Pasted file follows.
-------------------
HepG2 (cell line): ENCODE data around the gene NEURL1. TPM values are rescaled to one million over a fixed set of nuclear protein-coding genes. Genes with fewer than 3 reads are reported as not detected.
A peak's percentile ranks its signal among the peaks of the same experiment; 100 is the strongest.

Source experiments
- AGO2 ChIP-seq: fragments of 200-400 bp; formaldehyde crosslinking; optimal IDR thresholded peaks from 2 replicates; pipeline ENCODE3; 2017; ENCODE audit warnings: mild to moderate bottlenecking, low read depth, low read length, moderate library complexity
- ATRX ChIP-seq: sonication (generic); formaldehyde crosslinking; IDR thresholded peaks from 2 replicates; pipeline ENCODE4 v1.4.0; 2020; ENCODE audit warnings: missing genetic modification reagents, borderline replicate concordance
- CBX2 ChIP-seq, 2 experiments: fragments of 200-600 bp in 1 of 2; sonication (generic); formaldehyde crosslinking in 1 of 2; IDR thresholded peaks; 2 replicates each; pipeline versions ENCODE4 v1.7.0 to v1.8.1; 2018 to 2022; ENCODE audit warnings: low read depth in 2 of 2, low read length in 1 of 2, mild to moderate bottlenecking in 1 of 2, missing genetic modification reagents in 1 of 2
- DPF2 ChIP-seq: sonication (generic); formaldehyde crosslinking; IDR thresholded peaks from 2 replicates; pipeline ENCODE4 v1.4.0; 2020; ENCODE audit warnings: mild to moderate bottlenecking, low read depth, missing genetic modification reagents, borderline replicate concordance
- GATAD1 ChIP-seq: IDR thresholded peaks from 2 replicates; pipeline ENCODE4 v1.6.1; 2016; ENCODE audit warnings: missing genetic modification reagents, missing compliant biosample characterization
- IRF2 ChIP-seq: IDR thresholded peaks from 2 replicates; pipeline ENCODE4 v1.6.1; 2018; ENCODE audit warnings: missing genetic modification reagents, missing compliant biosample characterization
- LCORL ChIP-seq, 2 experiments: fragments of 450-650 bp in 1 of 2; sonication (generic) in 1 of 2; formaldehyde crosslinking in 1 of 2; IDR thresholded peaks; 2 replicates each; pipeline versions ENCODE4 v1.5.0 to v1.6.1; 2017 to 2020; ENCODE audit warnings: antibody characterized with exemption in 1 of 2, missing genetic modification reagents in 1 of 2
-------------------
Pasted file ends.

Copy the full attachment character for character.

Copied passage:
HepG2 (cell line): ENCODE data around the gene NEURL1. TPM values are rescaled to one million over a fixed set of nuclear protein-coding genes. Genes with fewer than 3 reads are reported as not detected.
A peak's percentile ranks its signal among the peaks of the same experiment; 100 is the strongest.

Source experiments
- AGO2 ChIP-seq: fragments of 200-400 bp; formaldehyde crosslinking; optimal IDR thresholded peaks from 2 replicates; pipeline ENCODE3; 2017; ENCODE audit warnings: mild to moderate bottlenecking, low read depth, low read length, moderate library complexity
- ATRX ChIP-seq: sonication (generic); formaldehyde crosslinking; IDR thresholded peaks from 2 replicates; pipeline ENCODE4 v1.4.0; 2020; ENCODE audit warnings: missing genetic modification reagents, borderline replicate concordance
- CBX2 ChIP-seq, 2 experiments: fragments of 200-600 bp in 1 of 2; sonication (generic); formaldehyde crosslinking in 1 of 2; IDR thresholded peaks; 2 replicates each; pipeline versions ENCODE4 v1.7.0 to v1.8.1; 2018 to 2022; ENCODE audit warnings: low read depth in 2 of 2, low read length in 1 of 2, mild to moderate bottlenecking in 1 of 2, missing genetic modification reagents in 1 of 2
- DPF2 ChIP-seq: sonication (generic); formaldehyde crosslinking; IDR thresholded peaks from 2 replicates; pipeline ENCODE4 v1.4.0; 2020; ENCODE audit warnings: mild to moderate bottlenecking, low read depth, missing genetic modification reagents, borderline replicate concordance
- GATAD1 ChIP-seq: IDR thresholded peaks from 2 replicates; pipeline ENCODE4 v1.6.1; 2016; ENCODE audit warnings: missing genetic modification reagents, missing compliant biosample characterization
- IRF2 ChIP-seq: IDR thresholded peaks from 2 replicates; pipeline ENCODE4 v1.6.1; 2018; ENCODE audit warnings: missing genetic modification reagents, missing compliant biosample characterization
- LCORL ChIP-seq, 2 experiments: fragments of 450-650 bp in 1 of 2; sonication (generic) in 1 of 2; formaldehyde crosslinking in 1 of 2; IDR thresholded peaks; 2 replicates each; pipeline versions ENCODE4 v1.5.0 to v1.6.1; 2017 to 2020; ENCODE audit warnings: antibody characterized with exemption in 1 of 2, missing genetic modification reagents in 1 of 2